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Amid controversy over West Valley City Mayor Mike Winder using a false identity to write stories for the Deseret News, the newspaper's president met Wednesday with state legislators to tell them how its new business model — that includes using some unpaid citizen journalists — is the wave of the future.

But several legislators, as they ate a free breakfast supplied by the Deseret News at the Capitol, said they don't like the model, and don't trust news generated by it.

"This model that you're pursuing I think is broken. I don't even think it's a model you can justify," said House Majority Whip Greg Hughes, R-Draper.

He said that because of layoffs and cutbacks at the Deseret News, it has fewer journalists covering committee hearings and political news regularly and in-depth — and some lack background and may not know how to get at the heart of issues accurately.

"If you want to come to cities or jurisdictions that are used to seeing journalists, and you don't want to be there, and you want to have a Deseret Connect [that uses unpaid citizen journalists] — where obviously you don't have a very good vetting process — it's going to undermine what you are doing," Hughes said.

Deseret News President and CEO Clark Gilbert told lawmakers that his newspaper doesn't cover politics as traditional news media do, but instead covers it only as it relates to the newspaper's six new areas of focus: families, education, faith, care for the poor, financial responsibility and values in the media.

"What should the Deseret News be good at? Cynical, negative, skeptical journalism, or journalism that focuses on helping people improve their lives?" Gilbert said.

He added that it sees delivering news via the Internet as the wave of the future and a way to reach audiences worldwide — but said that is often resisted by traditional journalists. So his organization created divisions outside their control to develop and push news by Internet.

Hughes said the system has lead to poor news coverage. He noted that Winder said he decided to use a pen name to write positive stories about his city when he noticed that 56 percent of Deseret News coverage about his city had been on crime, and thought it created a negative image.

"The reason is you are short staffed. You have only so much resources, so you are going for open sourcing and this participation journalism," Hughes said. "Instead of having journalists who come to committee meetings, people are out there trolling for bad news."

Hughes said an analogy of what the Deseret News is doing is, "If you have an airline that flies to St. George, and you decided not to fly but have buses. You're still going to have transportation, but you are not an airline."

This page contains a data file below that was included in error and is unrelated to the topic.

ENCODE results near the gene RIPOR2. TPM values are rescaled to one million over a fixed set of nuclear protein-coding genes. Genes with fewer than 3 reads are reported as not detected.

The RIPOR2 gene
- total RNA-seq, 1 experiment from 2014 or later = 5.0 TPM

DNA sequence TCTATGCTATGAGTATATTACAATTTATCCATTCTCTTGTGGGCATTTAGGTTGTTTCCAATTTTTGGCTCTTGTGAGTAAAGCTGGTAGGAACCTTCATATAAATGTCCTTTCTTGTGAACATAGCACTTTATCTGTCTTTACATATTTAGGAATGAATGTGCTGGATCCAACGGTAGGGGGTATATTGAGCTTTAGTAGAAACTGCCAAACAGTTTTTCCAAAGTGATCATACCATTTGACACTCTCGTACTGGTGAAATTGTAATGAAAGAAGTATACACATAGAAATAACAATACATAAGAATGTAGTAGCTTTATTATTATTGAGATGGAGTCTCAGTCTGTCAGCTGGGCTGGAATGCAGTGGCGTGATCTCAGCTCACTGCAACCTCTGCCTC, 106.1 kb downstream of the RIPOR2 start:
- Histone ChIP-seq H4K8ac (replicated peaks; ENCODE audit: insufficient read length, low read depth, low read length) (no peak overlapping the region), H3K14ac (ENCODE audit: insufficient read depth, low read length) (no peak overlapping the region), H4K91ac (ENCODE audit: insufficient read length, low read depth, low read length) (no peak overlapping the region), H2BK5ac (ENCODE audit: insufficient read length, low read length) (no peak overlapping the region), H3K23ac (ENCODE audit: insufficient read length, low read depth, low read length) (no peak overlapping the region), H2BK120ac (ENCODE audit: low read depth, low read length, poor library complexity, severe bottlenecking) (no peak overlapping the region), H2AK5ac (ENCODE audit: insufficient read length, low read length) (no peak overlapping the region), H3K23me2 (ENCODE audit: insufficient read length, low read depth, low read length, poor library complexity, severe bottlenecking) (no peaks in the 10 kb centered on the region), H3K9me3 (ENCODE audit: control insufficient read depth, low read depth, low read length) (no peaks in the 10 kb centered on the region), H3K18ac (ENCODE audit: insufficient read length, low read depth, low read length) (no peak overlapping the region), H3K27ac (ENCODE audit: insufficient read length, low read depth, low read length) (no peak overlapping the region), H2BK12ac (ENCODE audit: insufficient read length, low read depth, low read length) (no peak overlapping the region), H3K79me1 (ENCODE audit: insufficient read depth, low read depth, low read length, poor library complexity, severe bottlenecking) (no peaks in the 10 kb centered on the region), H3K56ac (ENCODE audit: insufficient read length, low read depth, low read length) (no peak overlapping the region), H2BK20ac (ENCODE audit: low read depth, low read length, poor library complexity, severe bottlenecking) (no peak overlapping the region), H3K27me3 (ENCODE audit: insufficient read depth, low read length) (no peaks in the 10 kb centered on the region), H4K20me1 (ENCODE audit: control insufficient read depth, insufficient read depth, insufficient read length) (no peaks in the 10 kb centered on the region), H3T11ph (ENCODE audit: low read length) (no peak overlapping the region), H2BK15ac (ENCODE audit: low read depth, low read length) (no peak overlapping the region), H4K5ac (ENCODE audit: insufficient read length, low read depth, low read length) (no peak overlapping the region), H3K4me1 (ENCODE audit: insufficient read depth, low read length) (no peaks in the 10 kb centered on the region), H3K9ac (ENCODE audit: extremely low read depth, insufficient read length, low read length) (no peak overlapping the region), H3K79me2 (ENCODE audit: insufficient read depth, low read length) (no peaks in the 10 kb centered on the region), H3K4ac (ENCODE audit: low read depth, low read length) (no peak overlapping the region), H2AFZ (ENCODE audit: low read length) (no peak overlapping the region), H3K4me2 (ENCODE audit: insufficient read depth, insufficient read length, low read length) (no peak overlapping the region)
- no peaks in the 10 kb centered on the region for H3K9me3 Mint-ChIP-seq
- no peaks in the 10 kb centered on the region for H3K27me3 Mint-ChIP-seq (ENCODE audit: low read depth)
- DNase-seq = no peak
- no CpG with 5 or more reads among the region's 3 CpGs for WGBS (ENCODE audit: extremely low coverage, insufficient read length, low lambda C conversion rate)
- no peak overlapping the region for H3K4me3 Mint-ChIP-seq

Rep. Chris Herrod, R-Provo, also complained that the newspaper and its new model is often getting news with which he is involved — such as his fights on illegal immigration — wrong, or taken out of context.

"If the content is so wrong, it doesn't matter how good the model is," he said.

Rep. Fred Cox, R-West Valley City, said, "Deseret News has been one of the worst as far as being fair toward anyone who is conservative," adding he believes they do not get fair treatment if their stands do not reflect Deseret News editorial positions.

Hughes also asked if Deseret Connect can guarantee that no other contributors are working under a false identity like Winder. Gilbert said, "No. We are going through now and adding rigor to that process," and noted that Winder had to make numerous false statements to gain the access he did.

Gilbert added, "We have professional journalists who do remarkable work. But they are not the only people who write for us. And people in this state like what we do in our newsroom and they like what we do with our features."

Gilbert said he had scheduled the meeting with legislators long before the controversy erupted about Winder over the past week, and wanted lawmakers to understand his newspaper's new business model.

Senate President Michael Waddoups, R-Taylorville, jokingly asked if lawmakers attending the meeting would be tainted by accepting the free breakfast offered. Others asked if the breakfast was worth less than $10 — the maximum value of any free gift they can accept — and were told it was.

Editor's note: Lee Davidson is a former Deseret News reporter.